The car was the largest-selling model in the world until two years ago, when Nissan entered the fray with the Leaf. Yet, being one of the largest sellers of electric cars in the world, while impressive-sounding, doesn’t amount to much. In the past 11 years, only 4,600 Revas have been hawked, of which 3,000 are in India. This is the basic dilemma facing Reva’s founder Maini, who, after seven years of toil, first launched the Reva on May 11, 2001.
“We, at Reva, had some great technology and IP with an experience of running some 200 million kms world-wide,” says Maini. “The platform was ready for us and we needed lot of money and a strong distribution network to make it big on the world stage. This has been put in by the Mahindra Group, and we now have a strong distribution network and wherewithal to penetrate the market in a big way,” adds Maini.
Waiting for a green light
But the question is, whether India, never mind the world, is ready for electric vehicles in the first place.
The electric vehicles (passenger cars) industry, globally, is estimated to be a tiny 100,000 units by the end of 2012. Currently, Nissan leads the market with the electric Leaf in Japan, the US and Europe, with about 40,000 units sold by the end of 2012. Nissan is ramping up the capacity to about 100,000 units by adding two new manufacturing sites in the US and the UK .
China’s adoption of electric vehicles is way ahead of other countries, with an estimated 100 million currently on the roads, and around 30 million produced annually, the majority of them being two-wheelers. This has been possible, thanks to strict municipal laws in certain provinces that have banned pollution-spewing ones. However, the market for electric cars is still in its infancy, so, it’s unclear what the future holds for Reva in India. India doesn’t even register on the electric car map, producing a few hundred thousand electric two-wheelers a year at best. Here, infrastructure, such as charging stations is completely absent, impeding the growth of the industry.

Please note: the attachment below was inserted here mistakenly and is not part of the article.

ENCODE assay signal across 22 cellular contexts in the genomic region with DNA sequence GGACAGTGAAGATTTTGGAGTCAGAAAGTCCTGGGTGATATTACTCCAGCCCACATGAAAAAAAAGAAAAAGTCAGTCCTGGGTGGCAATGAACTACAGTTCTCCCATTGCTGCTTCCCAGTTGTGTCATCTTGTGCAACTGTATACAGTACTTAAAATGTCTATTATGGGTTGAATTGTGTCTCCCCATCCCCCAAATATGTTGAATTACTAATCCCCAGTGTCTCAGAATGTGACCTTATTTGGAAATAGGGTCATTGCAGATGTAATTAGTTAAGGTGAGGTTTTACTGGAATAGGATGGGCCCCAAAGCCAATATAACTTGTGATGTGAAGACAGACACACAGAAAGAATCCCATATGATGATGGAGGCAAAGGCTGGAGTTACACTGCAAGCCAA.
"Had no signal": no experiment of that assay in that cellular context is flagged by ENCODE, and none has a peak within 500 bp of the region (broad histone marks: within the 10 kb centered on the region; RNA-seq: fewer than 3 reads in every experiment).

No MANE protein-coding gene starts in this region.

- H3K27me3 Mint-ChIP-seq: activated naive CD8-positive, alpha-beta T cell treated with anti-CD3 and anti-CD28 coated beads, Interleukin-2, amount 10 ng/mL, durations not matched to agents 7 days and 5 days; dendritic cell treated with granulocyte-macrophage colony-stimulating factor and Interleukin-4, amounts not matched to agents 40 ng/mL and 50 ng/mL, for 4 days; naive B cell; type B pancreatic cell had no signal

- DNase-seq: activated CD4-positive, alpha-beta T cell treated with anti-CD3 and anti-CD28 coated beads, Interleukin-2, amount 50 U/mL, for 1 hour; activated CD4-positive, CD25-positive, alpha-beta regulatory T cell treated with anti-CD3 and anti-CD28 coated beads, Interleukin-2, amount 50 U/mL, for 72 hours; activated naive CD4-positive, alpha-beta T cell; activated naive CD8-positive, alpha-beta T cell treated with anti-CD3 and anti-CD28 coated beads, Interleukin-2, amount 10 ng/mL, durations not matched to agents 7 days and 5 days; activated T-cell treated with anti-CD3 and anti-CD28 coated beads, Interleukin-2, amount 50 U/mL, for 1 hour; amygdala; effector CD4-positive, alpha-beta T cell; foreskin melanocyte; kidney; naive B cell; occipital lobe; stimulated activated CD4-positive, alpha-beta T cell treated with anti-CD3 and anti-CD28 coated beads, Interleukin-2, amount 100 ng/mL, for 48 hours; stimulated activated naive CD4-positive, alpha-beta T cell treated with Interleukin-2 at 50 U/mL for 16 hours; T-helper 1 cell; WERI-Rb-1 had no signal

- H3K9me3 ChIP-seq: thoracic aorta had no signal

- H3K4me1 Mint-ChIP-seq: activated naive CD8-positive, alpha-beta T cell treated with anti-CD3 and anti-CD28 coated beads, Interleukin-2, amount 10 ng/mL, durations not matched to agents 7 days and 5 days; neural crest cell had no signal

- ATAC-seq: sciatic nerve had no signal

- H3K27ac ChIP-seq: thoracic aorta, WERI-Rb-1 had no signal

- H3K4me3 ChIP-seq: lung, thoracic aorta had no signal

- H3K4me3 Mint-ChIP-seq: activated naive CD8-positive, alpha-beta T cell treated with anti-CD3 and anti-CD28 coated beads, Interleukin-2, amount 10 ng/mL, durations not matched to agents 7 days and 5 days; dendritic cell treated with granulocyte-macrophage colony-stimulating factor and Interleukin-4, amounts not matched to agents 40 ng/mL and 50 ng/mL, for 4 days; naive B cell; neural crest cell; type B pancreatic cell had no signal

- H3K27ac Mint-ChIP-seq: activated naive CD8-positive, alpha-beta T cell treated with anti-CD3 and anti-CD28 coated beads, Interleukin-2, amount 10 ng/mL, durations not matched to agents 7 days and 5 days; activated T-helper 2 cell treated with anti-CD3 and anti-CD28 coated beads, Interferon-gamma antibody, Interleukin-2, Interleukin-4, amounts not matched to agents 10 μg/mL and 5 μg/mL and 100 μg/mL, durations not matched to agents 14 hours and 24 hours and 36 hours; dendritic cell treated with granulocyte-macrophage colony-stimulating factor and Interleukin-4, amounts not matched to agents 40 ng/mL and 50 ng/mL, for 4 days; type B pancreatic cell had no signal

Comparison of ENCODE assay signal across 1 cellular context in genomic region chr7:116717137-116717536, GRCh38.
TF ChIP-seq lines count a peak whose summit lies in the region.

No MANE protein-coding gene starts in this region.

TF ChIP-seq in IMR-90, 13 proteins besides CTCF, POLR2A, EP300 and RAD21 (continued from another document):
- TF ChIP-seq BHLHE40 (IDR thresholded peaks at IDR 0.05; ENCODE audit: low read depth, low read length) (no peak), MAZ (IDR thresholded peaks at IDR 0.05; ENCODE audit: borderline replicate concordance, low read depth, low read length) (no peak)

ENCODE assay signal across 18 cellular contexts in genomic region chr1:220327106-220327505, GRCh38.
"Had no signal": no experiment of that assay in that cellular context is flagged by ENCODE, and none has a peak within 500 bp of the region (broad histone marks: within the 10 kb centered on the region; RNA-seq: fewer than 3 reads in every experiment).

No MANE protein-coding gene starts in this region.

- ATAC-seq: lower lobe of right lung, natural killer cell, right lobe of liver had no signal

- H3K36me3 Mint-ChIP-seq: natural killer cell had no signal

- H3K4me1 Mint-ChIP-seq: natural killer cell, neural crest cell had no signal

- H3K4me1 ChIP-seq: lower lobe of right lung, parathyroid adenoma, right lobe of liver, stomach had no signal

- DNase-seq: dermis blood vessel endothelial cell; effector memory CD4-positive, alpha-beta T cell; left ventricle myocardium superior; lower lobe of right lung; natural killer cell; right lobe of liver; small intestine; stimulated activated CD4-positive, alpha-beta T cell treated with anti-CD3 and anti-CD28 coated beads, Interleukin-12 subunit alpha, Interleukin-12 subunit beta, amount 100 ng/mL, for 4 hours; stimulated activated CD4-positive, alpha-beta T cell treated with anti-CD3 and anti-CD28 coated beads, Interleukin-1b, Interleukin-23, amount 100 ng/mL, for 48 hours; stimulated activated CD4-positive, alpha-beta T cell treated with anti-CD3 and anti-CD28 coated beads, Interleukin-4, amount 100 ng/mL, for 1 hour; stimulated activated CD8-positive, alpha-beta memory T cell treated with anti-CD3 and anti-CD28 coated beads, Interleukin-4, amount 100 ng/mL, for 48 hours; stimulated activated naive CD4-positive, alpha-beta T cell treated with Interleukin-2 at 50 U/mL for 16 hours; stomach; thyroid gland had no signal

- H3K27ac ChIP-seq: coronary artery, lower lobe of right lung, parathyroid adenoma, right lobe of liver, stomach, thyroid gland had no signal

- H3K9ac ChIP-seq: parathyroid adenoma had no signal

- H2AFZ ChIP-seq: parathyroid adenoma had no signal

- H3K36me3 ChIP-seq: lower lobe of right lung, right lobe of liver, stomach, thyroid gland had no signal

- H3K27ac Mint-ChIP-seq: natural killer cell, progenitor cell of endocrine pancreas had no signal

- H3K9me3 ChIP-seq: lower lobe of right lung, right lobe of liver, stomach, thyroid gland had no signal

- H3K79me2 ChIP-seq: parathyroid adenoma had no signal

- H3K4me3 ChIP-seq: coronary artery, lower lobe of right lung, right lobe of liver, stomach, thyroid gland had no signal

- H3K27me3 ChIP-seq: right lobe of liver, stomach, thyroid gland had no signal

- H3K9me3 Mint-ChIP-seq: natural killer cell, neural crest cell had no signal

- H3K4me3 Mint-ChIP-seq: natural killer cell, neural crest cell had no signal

There’s hope, though. In December 2010, the Ministry of New and Renewable Energy announced a 20 per cent subsidy on electric cars. Subsequently, the-then Finance Minister Pranab Mukherjee announced the setting up of a national mission on hybrid and electric vehicles in his Budget for 2011-12. Very recently, the National Council on Electrical Mobility has recommended to the government that a Rs 23,000-crore programme be launched to promote the electric vehicle industry that includes two-wheelers and hybrid vehicles. At the Society of Indian Automobile Manufacturers annual conference, Minister of Heavy Industries & Public Enterprises Praful Patel announced that the Prime Minister would soon launch the national programme.
Electric man
This is good news for Maini, who has been a crusader for electric vehicles for a long time.
He first launched his company in 1994. Armed with a bachelor’s degree in mechanical engineering from the University of Michigan, with a focus on solar electric vehicles, and a master’s in mechanical engineering from Stanford University, where he focused on hybrid electric vehicles, Maini’s future in the electric auto world was a foregone conclusion. At Michigan, he was one of the leaders of the solar car team that won the GM Sun Race in the US and was placed in the top three at the World Solar Challenge in Australia in 1990. Racing 3,000 kilometres across Australia without burning a drop of petrol inspired Maini to focus on creating affordable zero-emission mobility solutions through advanced technologies.
This makes Maini not your average CEO. He is someone who can talk technology with the best of the fraternity, having registered patents in energy management systems for electric vehicles, presented technical and keynote papers on electric vehicles globally and published papers in several international journals. He also has relevant industry experience, having worked for General Motors as well as Amerigon, where he was responsible for all electric vehicle programmes and where the REVA project was initiated .